Can We Reduce Marketing To A Science?

Management guru Peter Drucker is well known for this statement "you can't manage what you can't measure." Markers have been trying to apply that principle to marketing campaigns for decades. For many this principle lies at the foundation of marketing as a science. However, for others marketing is just as much an art as it is about about hard numbers and evidence - which is at the core of the scientific method.

But adherents of marketing science have stuck to their guns. In fact much of the marketing activity today is influenced by the concept a marketing science. In part this is because of the greater availability of powerful analytical tools that make analysis much easier.

The incredible rise of the social media is the prime driving force behind the need for analysis of marketing outreaches. When you are reaching out through what is in essence a anonymous medium there is a requirement that as much data is gathered regarding the actions of target audiences as possible.

What drives marketing science is the effort and absolute necessity of understanding human psychology and influencing behavior. Without data that task is simply impossible. That data allows the marketer to anticipate both individual and group behaviors, and to a certain extent plan for market developments.

Perhaps marketing science can be reduced to the quest to find answers to a series of simple questions. Why did this consumer (or consumer group / demographic) engage in this behavior? Will they repeat that behavior? How much did they spend? If they spent on the Internet which device were they using? What time of day did the behavior take place. These questions (and many, many more) can only be answered through a careful analysis of data. Modern marketing science relies as much on statistical analysis and trend analysis as it does on 'gut feel'.

Because the Internet has now become the primary marketing tool for many, if not most companies the stakes as far as correct analysis have never been higher. Advertising campaigns using social media and search are steadily becoming more expensive. A company can burn through literally millions of dollars before they find out that their targeting and messaging was not optimized.

For multinational conglomerates missteps are learning experiences. For entrepreneurs and smaller businesses they can be fatal.

For those types of businesses one of the most important questions that they will be faced with is a simple one - how much can the business afford to spend on marketing and where is that investment best used?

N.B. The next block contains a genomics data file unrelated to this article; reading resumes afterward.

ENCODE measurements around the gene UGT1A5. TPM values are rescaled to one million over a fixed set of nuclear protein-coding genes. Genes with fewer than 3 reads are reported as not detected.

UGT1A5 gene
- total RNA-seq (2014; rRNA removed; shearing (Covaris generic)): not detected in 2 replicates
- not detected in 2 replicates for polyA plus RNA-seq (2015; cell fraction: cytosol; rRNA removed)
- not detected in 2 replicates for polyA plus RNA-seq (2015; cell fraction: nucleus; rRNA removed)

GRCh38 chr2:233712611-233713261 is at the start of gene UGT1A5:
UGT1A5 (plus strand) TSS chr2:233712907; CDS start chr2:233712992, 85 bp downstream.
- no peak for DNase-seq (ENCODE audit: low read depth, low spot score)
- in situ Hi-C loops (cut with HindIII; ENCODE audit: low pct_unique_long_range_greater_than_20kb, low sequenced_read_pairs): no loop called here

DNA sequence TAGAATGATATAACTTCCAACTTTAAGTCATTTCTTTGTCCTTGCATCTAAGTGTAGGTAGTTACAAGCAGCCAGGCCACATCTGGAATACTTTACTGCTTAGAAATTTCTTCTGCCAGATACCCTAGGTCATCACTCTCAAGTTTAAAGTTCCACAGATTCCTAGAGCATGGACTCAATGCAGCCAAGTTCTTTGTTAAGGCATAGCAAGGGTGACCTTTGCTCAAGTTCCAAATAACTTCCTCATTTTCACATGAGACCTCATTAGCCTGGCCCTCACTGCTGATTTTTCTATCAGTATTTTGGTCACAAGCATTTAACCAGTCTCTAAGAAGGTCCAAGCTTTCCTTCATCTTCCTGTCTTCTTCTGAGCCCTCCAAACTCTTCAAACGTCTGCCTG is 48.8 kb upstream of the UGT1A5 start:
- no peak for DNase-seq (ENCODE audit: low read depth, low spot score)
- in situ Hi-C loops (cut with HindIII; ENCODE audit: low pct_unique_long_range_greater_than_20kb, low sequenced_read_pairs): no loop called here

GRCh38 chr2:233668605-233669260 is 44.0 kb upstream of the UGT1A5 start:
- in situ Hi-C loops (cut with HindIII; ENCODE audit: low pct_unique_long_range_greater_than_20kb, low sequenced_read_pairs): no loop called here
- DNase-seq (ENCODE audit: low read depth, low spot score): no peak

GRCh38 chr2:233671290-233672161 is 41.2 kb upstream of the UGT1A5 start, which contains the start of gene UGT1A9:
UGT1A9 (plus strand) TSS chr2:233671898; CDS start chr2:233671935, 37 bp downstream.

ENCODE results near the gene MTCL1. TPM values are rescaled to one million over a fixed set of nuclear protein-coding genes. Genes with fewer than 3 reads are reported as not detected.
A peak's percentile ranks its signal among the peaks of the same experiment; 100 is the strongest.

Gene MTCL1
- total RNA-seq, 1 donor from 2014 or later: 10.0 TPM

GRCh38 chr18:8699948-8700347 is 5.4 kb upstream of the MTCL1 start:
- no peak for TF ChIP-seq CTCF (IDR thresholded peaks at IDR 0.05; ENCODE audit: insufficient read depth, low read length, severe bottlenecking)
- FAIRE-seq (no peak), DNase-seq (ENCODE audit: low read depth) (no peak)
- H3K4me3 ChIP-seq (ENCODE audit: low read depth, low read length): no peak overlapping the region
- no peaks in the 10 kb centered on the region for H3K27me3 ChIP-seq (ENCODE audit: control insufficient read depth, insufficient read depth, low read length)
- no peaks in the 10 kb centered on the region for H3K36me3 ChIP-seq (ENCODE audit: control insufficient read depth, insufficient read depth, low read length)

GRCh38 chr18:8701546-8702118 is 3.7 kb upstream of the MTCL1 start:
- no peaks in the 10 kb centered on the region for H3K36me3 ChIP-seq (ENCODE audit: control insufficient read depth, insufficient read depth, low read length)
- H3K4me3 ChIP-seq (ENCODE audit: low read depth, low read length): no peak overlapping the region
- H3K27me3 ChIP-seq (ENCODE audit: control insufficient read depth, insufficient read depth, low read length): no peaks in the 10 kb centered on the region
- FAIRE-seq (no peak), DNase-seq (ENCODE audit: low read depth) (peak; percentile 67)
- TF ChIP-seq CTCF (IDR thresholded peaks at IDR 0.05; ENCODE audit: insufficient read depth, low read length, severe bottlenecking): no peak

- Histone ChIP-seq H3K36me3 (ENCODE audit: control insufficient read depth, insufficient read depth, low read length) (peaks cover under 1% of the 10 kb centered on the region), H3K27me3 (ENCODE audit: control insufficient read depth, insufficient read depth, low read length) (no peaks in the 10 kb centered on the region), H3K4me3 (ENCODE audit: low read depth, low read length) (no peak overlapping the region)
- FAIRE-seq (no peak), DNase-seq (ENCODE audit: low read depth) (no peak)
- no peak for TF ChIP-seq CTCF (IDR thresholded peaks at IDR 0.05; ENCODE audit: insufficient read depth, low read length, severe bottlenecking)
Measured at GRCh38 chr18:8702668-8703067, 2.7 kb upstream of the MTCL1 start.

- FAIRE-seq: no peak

Without careful analysis and continual refinement of the marketing program that business will firstly not have the assurance that marketing spend is a logical investment and will never know if the spend is being optimized. In a nutshell this is why marketing science has now become big business.

The argument between marketing as science and marketing as art is one that shows no sign of abating. However, in the opinions of many marketing science practitioners the idea of marketing as art is proposed by those who simply do not know how to properly measure their marketing efforts. They would claim that marketing success is as random as the results of a coin toss.

This is simply untrue. Marketing is today a science. The data that will allow for the fine tuning of any marketing outreach is easily available to anyone who wishes to use the Internet as a marketing channel. The larger social media companies like Facebook, Twitter, Google+ and many, many others have extremely powerful analytical tools available to business owners. Search engine giant Google has a host of analytical tools that are available to those who use their Adwords adverting offering.

The fact that many of these analytical tools are available at no cost makes them even more attractive. These companies are not offering this sort of analytical capability to advertisers out of the goodness of their hearts. They have good reason to treat marketing as a science - and to expect their customers to also treat analysis and planning as essential. If marketing efforts are not treated as a science then they lose advertisers for the simple reason that those advertisers go out of business.

Of course the opposite is true. If those advertisers make good use of the analytical tools at their disposal then they will thrive. A growing business will prioritize marketing and ad spend and those who offer those channels will prosper. 

this is not to say that we should eliminate the intangibles of art and creativity from marketing. on the contrary a successful marketing and lead generation campaign relies heavily on creativity and the exploration of creative alternatives and how to fine tune those campaigns in ways that perhaps pure mathematics could not anticipate. However at the foundation of any success campaign will be marketing science - careful analysis. Without this approach most campaigns will simply fail.

Posted on June 4th, 2008 by <em></em>
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